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REVENUE CHART: BATTLE HYMNS OF REPUBLIC
Monte's army on the offensive (9/13a)
AMERICANA AWARDS: WINNERS AND TAKEAWAYS
A bridge to the Grammys? (9/12a)
YOUR TOP 20
IS POSTED
We give him a ton of ink. (9/12a)
NEAR TRUTHS:
CALLING THE BALL
A deep dive by I.B. Bad (9/13a)
GREEN DAY'S BIG DAY
Warming up for the stadium tour (9/12a)
MORE RAINMAKERS
The players who made it happen.
WHAT ABOUT THOSE LEAKS?
Even funnier in French.
RIHANNA'S ETA
And about $50m in funding.
THE BUNDLE BUNGLE
When will the rules change?
Critics' Choice
COLTRANE EXPLORED ON FILM
4/21/17

By Phil Gallo

What glowing accolade is left to be said about John Coltrane? Filmmaker John Scheinfeld knew long before he shot a single reel of Chasing Coltrane that a combination of talking heads and cradle-to-grave biography would insufficiently serve Coltrane’s legacy. To push beyond the limited footage and interviews—Denzel Washington reads Coltrane quotes and liner notes to give the saxophonist a voice in the doc—Scheinfeld amplifies Coltrane’s connections to the world beyond jazz, touching on the civil rights movement and its leaders, his admiration for intellects such as Einstein and fulfilling his responsibilities as a parent and husband.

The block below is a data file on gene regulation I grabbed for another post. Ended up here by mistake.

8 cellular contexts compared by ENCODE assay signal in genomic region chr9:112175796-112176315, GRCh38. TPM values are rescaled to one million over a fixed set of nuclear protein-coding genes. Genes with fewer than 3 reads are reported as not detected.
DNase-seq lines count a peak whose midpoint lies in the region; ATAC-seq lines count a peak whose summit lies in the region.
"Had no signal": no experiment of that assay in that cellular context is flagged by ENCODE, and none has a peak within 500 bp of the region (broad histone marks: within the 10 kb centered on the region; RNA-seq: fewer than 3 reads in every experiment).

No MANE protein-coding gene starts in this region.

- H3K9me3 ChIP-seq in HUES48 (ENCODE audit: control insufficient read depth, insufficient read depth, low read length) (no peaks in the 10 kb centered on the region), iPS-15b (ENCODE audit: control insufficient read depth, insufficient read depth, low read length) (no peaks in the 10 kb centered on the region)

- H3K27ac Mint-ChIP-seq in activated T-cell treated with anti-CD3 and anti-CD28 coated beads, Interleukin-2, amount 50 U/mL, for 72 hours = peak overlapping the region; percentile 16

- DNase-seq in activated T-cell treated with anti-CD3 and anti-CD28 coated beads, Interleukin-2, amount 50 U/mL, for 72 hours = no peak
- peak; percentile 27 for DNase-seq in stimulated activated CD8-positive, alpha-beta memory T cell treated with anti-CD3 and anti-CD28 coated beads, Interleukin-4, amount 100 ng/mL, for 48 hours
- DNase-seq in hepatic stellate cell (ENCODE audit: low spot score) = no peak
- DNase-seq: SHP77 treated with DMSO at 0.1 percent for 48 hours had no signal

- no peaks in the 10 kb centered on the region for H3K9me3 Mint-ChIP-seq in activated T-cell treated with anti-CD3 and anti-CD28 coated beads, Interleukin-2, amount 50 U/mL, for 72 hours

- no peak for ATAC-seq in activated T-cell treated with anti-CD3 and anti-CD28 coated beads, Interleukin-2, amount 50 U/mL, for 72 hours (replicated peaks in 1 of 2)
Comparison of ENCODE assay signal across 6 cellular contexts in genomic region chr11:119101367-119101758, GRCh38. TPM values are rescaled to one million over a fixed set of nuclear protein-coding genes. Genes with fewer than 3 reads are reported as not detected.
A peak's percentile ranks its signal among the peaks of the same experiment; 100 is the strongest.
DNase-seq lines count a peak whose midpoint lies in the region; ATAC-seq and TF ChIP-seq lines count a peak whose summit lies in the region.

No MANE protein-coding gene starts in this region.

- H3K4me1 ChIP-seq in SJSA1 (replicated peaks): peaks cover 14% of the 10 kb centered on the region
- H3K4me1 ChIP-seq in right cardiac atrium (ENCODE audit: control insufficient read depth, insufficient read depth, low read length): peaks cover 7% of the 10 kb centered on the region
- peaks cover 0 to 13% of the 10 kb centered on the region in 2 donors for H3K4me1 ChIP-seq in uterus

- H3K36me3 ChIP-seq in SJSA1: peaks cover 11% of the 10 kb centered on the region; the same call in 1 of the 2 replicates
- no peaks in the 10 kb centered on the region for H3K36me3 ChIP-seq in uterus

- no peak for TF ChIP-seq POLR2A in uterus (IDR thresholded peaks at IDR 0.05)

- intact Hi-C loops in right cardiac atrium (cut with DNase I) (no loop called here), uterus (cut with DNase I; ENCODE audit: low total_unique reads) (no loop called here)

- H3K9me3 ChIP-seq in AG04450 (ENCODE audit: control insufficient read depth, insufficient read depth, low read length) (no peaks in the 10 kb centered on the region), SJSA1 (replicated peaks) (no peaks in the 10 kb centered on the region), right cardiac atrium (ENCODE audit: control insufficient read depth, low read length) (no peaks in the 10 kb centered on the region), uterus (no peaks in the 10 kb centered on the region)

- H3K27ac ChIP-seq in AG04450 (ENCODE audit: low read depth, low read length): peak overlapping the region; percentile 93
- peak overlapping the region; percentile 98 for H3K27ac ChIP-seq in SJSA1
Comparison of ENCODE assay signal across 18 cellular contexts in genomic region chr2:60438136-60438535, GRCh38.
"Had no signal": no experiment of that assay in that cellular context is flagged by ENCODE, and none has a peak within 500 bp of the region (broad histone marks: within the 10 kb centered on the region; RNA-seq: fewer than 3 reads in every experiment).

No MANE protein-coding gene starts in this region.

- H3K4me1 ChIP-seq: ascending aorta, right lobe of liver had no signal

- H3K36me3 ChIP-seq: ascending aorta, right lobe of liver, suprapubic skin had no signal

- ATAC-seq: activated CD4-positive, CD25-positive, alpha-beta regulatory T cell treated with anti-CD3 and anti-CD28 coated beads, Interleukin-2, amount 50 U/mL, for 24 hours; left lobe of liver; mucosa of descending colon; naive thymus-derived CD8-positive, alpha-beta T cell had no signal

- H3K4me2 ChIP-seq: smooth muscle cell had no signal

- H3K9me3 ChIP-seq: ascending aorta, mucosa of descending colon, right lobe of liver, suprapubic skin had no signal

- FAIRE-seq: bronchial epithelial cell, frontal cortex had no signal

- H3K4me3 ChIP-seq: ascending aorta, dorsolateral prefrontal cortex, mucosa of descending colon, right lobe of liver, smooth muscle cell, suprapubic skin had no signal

Chasing Trane: The John Coltrane Documentary, which opens today in Los Angeles, is the story of the man as much as it is the saxophonist. The film is wall-to-wall Coltrane music culled from his years with Atlantic, Impulse, Prestige, Blue Note and, with Miles Davis, Columbia, yet it avoids any dissection of his style and concentrates on how he conducted himself and how his music would affect multiple generations after his death in 1967.

Scheinfeld focuses on a crucial period for Coltrane, the late 1950s, when Trane worked with Davis, created his own quartet and became a leading light among jazz composers. He also dealt with a heroin addiction and going cold turkey at a time when he was also attempting to be a decent father and husband. 

While the film concentrates on the man, Rhino will focus on the revolutionary music he recorded for Atlantic Records.

A new anthology, Trane: The Atlantic Collection, focuses on 1959-1961 and comes out 6/9. Mono LPs of Giant Steps, Olé Coltrane, Coltrane Plays The Blues, Bags & Trane and The Avant-Garde follow on 6/16 and a mono CD of Giant Steps arrives 7/7. The albums were recently issued together as part of Rhino's boxed set John Coltrane: The Atlantic Years In Mono.